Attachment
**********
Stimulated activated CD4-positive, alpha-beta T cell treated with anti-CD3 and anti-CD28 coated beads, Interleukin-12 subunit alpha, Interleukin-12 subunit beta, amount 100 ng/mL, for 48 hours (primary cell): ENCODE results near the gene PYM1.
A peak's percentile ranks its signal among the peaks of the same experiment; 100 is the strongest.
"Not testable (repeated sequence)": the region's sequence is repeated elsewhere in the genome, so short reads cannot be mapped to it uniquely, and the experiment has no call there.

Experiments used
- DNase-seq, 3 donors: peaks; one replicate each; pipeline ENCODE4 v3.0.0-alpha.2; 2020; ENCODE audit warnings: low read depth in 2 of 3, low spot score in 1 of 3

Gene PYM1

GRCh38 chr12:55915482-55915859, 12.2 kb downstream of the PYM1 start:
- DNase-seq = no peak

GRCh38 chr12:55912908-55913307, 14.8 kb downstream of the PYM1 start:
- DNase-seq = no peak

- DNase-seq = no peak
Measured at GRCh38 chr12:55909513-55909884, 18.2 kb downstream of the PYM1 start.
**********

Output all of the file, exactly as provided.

Stimulated activated CD4-positive, alpha-beta T cell treated with anti-CD3 and anti-CD28 coated beads, Interleukin-12 subunit alpha, Interleukin-12 subunit beta, amount 100 ng/mL, for 48 hours (primary cell): ENCODE results near the gene PYM1.
A peak's percentile ranks its signal among the peaks of the same experiment; 100 is the strongest.
"Not testable (repeated sequence)": the region's sequence is repeated elsewhere in the genome, so short reads cannot be mapped to it uniquely, and the experiment has no call there.

Experiments used
- DNase-seq, 3 donors: peaks; one replicate each; pipeline ENCODE4 v3.0.0-alpha.2; 2020; ENCODE audit warnings: low read depth in 2 of 3, low spot score in 1 of 3

Gene PYM1

GRCh38 chr12:55915482-55915859, 12.2 kb downstream of the PYM1 start:
- DNase-seq = no peak

GRCh38 chr12:55912908-55913307, 14.8 kb downstream of the PYM1 start:
- DNase-seq = no peak

- DNase-seq = no peak
Measured at GRCh38 chr12:55909513-55909884, 18.2 kb downstream of the PYM1 start.